Thoughts on making the defendant the victim
You've probably seen the commercials on television about how you can earn a bachelor's degree in Criminal Psychology from places like Kaplan University. And you've probably assumed, as did we, that a student would seek a degree in such a field pursuant to a career in law enforcement or legal practice.
It may never have occurred to you, nor did it to us, that such a course of study could be valued by someone considering a criminal career. Two- and four-year degrees have long since replaced apprenticeships in other fields, so why not crime?
In today's upside down, illogical economic world, could established criminals afford to take on novice hoodlums, devoting hours to training in the craft, only to see them transfer to a rival mobster when they're just beginning to offer a return on investment?
Nowadays, college could be a path even for would-be felons, and lawbreakers with advanced degrees would practically be guaranteed to have higher lifetime earnings than less educated crooks.
We're sure Tiffany Craycraft of East Alton never had such thoughts as she pursued a bachelor's degree in Criminal Psychology from Kaplan University over the last four years, but she does show a flare for rethinking victim identification.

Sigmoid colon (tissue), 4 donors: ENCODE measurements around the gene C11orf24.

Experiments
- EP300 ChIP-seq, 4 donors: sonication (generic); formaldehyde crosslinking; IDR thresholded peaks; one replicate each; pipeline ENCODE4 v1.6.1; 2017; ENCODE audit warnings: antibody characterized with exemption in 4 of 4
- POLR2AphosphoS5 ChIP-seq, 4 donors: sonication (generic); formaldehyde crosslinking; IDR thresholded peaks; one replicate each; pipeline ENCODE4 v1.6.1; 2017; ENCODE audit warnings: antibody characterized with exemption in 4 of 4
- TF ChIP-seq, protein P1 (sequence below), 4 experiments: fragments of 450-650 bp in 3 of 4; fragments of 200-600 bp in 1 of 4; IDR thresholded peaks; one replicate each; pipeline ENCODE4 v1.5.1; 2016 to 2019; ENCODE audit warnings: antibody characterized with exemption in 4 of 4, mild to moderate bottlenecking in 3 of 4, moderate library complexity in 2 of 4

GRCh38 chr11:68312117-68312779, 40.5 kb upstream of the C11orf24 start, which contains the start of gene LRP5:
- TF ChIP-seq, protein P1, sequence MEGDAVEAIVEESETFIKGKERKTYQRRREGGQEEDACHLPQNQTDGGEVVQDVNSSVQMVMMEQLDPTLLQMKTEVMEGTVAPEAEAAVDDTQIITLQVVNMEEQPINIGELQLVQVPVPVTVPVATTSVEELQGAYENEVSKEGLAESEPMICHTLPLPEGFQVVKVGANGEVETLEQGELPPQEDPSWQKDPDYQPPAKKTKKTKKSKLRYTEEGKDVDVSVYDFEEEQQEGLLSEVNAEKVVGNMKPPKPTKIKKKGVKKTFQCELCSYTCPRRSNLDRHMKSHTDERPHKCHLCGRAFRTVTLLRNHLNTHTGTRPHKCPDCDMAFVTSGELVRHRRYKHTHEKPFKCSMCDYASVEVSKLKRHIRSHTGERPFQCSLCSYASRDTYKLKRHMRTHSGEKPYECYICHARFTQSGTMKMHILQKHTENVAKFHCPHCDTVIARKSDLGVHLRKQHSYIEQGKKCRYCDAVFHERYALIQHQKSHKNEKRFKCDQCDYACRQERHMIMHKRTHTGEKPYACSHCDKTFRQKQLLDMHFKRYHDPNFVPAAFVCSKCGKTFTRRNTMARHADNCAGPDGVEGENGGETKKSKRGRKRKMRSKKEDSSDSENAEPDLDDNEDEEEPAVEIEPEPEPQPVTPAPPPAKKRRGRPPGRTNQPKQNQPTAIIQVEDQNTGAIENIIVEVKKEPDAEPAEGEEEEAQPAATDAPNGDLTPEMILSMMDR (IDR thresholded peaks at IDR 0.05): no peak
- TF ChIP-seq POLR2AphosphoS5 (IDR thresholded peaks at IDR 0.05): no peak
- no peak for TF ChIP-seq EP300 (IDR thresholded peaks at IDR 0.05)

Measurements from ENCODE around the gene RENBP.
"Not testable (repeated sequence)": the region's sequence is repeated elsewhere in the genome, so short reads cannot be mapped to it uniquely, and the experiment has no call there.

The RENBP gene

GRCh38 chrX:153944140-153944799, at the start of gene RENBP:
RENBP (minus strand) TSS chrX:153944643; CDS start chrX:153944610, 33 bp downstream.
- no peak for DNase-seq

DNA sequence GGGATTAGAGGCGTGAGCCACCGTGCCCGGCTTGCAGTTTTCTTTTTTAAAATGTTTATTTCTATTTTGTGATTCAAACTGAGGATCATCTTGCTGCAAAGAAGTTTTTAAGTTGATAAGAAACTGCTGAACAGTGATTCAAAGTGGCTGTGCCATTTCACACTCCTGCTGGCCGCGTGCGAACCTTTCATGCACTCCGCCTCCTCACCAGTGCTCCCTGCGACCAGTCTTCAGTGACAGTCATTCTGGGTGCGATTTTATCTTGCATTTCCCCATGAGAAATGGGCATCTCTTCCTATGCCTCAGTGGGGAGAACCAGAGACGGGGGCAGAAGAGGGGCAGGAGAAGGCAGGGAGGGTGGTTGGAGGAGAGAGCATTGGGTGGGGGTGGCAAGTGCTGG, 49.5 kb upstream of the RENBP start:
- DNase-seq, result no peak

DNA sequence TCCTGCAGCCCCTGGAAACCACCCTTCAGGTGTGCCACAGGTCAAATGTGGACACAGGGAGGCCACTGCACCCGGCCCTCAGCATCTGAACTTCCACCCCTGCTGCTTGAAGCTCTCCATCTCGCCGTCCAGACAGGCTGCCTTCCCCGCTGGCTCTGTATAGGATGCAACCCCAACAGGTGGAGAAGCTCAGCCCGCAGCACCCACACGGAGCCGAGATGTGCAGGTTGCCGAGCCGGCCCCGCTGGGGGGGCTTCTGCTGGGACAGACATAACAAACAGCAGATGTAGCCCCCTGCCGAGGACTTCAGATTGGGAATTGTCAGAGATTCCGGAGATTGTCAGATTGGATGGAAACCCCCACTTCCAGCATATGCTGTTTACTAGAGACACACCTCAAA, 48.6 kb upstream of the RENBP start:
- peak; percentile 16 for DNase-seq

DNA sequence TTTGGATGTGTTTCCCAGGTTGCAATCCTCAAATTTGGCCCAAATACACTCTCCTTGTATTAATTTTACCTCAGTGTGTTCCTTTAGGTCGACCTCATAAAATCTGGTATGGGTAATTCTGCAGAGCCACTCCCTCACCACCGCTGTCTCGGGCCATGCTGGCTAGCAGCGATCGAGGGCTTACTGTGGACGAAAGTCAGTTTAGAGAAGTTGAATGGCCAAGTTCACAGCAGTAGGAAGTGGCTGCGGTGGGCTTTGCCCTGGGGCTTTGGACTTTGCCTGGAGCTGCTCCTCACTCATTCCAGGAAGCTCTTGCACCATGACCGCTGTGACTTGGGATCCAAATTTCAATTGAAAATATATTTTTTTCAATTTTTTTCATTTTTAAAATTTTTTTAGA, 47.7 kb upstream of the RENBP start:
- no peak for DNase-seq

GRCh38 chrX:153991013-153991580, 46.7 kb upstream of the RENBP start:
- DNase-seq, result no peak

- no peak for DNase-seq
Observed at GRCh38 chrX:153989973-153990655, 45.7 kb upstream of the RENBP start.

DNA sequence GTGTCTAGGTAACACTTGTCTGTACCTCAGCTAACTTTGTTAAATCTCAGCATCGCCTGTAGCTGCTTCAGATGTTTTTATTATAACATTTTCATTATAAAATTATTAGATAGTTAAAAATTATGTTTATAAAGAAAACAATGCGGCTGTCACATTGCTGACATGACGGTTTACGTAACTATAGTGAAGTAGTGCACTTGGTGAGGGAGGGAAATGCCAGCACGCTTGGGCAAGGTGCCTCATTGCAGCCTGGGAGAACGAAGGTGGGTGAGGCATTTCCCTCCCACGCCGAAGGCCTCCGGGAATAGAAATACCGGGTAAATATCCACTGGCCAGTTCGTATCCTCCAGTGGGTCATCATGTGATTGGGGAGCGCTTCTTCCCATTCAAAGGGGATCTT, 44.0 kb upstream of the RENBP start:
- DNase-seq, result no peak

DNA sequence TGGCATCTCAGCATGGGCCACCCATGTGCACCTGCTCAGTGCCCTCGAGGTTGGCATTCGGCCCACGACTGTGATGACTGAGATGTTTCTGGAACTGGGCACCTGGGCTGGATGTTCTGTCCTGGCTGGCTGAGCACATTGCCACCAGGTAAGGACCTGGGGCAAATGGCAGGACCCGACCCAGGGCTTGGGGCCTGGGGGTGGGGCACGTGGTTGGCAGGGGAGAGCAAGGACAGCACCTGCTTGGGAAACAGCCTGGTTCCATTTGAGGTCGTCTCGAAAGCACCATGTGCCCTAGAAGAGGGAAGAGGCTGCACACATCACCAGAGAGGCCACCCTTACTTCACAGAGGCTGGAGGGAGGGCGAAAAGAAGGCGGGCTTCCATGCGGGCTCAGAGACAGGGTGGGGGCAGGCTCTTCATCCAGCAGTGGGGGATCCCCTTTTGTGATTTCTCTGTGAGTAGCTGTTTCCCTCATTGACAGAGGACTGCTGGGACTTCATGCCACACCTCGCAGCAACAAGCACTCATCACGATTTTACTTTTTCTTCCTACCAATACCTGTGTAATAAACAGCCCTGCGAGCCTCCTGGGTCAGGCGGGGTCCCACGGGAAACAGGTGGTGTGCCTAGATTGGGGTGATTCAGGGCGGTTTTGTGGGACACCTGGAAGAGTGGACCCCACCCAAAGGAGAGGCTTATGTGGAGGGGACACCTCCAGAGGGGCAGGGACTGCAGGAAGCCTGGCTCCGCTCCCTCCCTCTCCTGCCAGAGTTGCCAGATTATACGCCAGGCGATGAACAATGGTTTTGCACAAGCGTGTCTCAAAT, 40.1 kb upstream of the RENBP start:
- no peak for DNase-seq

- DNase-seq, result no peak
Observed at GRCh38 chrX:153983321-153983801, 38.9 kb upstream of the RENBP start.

Ms. Craycraft was arrested by Caseyville Police at 2:20 a.m. on April 11th after ignoring a traffic light. It turned out she also had an outstanding warrant in St. Clair County.
Not one to miss a golden opportunity, Craycraft is now hoping to lead a class action damage suit against the towing company that removed her car from the highway after her arrest. You see, the towing company driver removed the car without her consent – the consent she couldn't give because she'd been arrested and removed from the scene.
Crafty Craycraft is represented by fellow scofflaw Thomas Maag, the noted solicitor (of prostitutes).
Maag currently is seeking to have the presiding judge replaced by a jurist with a more "modern" view of criminal psychology.